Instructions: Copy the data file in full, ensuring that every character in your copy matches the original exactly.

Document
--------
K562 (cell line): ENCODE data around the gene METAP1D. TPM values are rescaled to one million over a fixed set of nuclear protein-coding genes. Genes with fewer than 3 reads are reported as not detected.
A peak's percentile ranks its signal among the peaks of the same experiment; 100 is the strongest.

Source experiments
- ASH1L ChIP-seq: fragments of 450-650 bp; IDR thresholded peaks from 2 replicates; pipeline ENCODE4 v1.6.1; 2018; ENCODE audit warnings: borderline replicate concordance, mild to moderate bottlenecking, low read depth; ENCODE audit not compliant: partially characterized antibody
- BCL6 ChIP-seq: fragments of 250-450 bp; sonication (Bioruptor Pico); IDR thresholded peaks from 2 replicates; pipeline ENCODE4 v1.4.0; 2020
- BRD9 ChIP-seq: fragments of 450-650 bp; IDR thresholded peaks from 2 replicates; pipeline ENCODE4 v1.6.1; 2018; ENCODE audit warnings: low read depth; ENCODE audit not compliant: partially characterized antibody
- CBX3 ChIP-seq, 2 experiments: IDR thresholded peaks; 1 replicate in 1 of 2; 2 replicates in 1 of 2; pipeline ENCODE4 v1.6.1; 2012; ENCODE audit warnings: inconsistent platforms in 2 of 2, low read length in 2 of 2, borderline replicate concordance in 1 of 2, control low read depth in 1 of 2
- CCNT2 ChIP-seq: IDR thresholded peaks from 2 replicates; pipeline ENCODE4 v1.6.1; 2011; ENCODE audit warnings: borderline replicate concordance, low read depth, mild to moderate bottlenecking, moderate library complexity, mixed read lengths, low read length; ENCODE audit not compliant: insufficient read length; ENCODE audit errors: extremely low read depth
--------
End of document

K562 (cell line): ENCODE data around the gene METAP1D. TPM values are rescaled to one million over a fixed set of nuclear protein-coding genes. Genes with fewer than 3 reads are reported as not detected.
A peak's percentile ranks its signal among the peaks of the same experiment; 100 is the strongest.

Source experiments
- ASH1L ChIP-seq: fragments of 450-650 bp; IDR thresholded peaks from 2 replicates; pipeline ENCODE4 v1.6.1; 2018; ENCODE audit warnings: borderline replicate concordance, mild to moderate bottlenecking, low read depth; ENCODE audit not compliant: partially characterized antibody
- BCL6 ChIP-seq: fragments of 250-450 bp; sonication (Bioruptor Pico); IDR thresholded peaks from 2 replicates; pipeline ENCODE4 v1.4.0; 2020
- BRD9 ChIP-seq: fragments of 450-650 bp; IDR thresholded peaks from 2 replicates; pipeline ENCODE4 v1.6.1; 2018; ENCODE audit warnings: low read depth; ENCODE audit not compliant: partially characterized antibody
- CBX3 ChIP-seq, 2 experiments: IDR thresholded peaks; 1 replicate in 1 of 2; 2 replicates in 1 of 2; pipeline ENCODE4 v1.6.1; 2012; ENCODE audit warnings: inconsistent platforms in 2 of 2, low read length in 2 of 2, borderline replicate concordance in 1 of 2, control low read depth in 1 of 2
- CCNT2 ChIP-seq: IDR thresholded peaks from 2 replicates; pipeline ENCODE4 v1.6.1; 2011; ENCODE audit warnings: borderline replicate concordance, low read depth, mild to moderate bottlenecking, moderate library complexity, mixed read lengths, low read length; ENCODE audit not compliant: insufficient read length; ENCODE audit errors: extremely low read depth